The applicant, a Canadian citizen, had approximately six prior TNs under the Computer Systems Analyst category. She possessed a Master’s degree in Systems Science and a Bachelor’s degree in Computer Science.
The applicant had a job opportunity to work for a company that developed online and mobile payment authentication software. The position involved requirements gathering, building enhancements, testing, and managing production releases. Because of her prior experiences under the Computer Systems Analyst category, the applicant suggested to the company that the Computer Systems Analyst was the proper classification for the position. The company prepared a two page support letter, which the applicant presented for TN visa status as a Computer Systems Analyst at a land port-of-entry.
Inspection at Border
During the review of her application, the inspecting officer asked the applicant if the position involved any programming. The applicant informed the officer that it did. Despite the applicant’s attempt to explain that the position involved more than just programming, the officer denied her application stating that a programming position did not fall under the TN visa classification.
Applicants seeking TN visa status as a Computer Systems Analyst who perform any programming duties are a favorite target of immigration inspectors. Many inspectors will deny a TN application where the applicant performs any programming. Inspectors base their denial on language from the legacy INS NAFTA Handbook (and elsewhere), which states that the Computer Systems Analyst “TN category has not been expanded to include programmers.” This type of decision ignores the actual text of the NAFTA Handbook, which states that some Computer Systems Analysts “will do some programming”, and also similar language in the U.S. Department of Labor’s Occupational Outlook Handbook (OOH). Based on the NAFTA Handbook and OOH, individuals performing solely programming duties may not qualify for TN visa status. If their duties are not limited to programming, but also involve professional level Computer Systems Analyst tasks as described in the OOH, then a case may be made for a TN.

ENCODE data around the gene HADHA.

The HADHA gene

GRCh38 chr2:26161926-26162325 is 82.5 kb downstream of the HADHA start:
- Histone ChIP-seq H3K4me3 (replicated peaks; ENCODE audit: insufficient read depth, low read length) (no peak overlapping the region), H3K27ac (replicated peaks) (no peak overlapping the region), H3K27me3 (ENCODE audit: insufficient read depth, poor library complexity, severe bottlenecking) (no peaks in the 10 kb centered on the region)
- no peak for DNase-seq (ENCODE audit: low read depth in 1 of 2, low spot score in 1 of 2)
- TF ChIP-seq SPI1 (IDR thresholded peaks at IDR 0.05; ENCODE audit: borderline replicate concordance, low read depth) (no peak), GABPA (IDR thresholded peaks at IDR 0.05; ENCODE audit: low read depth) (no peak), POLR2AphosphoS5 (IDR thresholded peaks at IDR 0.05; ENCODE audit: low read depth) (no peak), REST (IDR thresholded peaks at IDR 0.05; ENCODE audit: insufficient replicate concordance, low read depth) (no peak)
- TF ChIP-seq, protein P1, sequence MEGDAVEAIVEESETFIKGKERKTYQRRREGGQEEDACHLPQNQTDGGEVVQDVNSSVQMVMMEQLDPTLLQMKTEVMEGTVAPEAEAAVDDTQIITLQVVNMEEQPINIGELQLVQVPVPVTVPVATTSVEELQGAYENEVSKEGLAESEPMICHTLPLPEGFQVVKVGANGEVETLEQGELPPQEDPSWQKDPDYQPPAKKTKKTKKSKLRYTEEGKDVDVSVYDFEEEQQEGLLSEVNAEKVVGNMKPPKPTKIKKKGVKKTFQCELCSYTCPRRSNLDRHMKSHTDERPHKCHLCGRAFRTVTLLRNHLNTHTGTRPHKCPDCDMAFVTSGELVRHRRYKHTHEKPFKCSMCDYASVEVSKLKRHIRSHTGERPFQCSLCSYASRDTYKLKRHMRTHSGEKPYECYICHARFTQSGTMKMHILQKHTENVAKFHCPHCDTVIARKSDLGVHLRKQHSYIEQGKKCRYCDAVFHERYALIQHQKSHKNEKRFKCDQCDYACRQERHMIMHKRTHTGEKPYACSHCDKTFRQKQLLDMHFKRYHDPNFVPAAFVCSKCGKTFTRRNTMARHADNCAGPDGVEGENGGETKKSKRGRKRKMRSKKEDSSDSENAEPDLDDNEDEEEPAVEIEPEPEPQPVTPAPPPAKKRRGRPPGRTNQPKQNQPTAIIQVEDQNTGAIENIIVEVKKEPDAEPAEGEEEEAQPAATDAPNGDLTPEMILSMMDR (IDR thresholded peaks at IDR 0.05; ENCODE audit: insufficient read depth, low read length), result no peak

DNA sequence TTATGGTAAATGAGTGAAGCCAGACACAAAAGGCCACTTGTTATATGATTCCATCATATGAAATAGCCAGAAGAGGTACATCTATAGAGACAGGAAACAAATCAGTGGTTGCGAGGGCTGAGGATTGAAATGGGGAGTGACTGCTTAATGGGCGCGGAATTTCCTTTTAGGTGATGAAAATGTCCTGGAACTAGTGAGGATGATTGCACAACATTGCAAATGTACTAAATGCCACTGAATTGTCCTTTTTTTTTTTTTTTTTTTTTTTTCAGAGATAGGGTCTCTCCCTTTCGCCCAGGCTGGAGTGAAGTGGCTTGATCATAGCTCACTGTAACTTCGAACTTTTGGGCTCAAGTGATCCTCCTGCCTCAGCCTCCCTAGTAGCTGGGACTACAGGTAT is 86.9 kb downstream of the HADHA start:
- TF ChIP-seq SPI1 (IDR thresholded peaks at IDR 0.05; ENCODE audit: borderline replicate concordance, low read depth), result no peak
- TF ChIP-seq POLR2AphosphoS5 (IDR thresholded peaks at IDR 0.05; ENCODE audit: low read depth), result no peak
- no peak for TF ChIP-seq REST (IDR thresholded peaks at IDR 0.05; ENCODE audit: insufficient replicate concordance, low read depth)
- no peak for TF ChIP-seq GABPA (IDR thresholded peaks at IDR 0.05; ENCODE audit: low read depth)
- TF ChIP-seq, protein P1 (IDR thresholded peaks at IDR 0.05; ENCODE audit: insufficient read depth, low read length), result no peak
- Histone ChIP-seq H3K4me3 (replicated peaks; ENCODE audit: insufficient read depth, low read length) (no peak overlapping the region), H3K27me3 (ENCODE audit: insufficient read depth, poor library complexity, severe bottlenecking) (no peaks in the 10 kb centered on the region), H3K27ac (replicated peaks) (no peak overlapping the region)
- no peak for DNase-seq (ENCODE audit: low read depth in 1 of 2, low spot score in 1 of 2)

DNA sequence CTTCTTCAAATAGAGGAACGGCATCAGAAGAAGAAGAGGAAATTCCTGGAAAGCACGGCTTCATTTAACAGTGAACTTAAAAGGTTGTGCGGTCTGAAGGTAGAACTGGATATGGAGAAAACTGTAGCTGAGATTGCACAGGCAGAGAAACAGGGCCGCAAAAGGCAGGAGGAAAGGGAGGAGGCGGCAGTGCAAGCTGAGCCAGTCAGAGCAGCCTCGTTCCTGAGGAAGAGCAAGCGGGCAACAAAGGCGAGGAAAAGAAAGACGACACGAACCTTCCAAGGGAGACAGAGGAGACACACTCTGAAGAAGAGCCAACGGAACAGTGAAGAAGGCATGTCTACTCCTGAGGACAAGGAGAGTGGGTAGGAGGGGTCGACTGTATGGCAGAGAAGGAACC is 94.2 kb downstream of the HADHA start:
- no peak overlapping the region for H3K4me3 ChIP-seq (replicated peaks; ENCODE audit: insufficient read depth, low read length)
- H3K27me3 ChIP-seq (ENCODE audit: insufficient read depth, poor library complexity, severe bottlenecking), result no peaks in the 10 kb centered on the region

After contacting our office for assistance with her application, we reviewed the duties of the position and determined that the position offered was more properly classified under the Software Engineer occupation. Although the position involved programming, its focus was on the entire software development life cycle for the company’s online and mobile transactions software platforms. These duties were consistent with those of a Software Engineer as described in the OOH. To overcome the denial we now had to: (i) explain the change in TN categories and (ii) establish that the applicant qualified for the TN despite performing programming duties.
Our solution involved working with the company and the applicant in the preparation of three primary documents: (i) an expanded employer support letter; (ii) a personal statement; and (iii) a legal brief. The expanded employer support letter added more details to the employer and its software products, the applicant’s job duties, and her qualifications. The personal statement explained the applicant’s prior denial, the misclassification of the position as a Computer Systems Analyst, and how the proposed position involved duties that went beyond solely programming.
The legal brief built upon the support letter and personal statement, and explained how the position offered was more properly classified under the TN category for Engineers, which according to legacy INS guidance included Software Engineers. The brief described how the proposed job duties corresponded with the description of a Software Engineer as found in the OOH. It also explained that like Computer Systems Analysts, Software Engineers may also perform some programming duties in the process of designing and developing software.
Following an extensive review of the application materials at the port-of-entry, and an interview of the applicant, the inspecting officer approved the TN visa application for a three year period.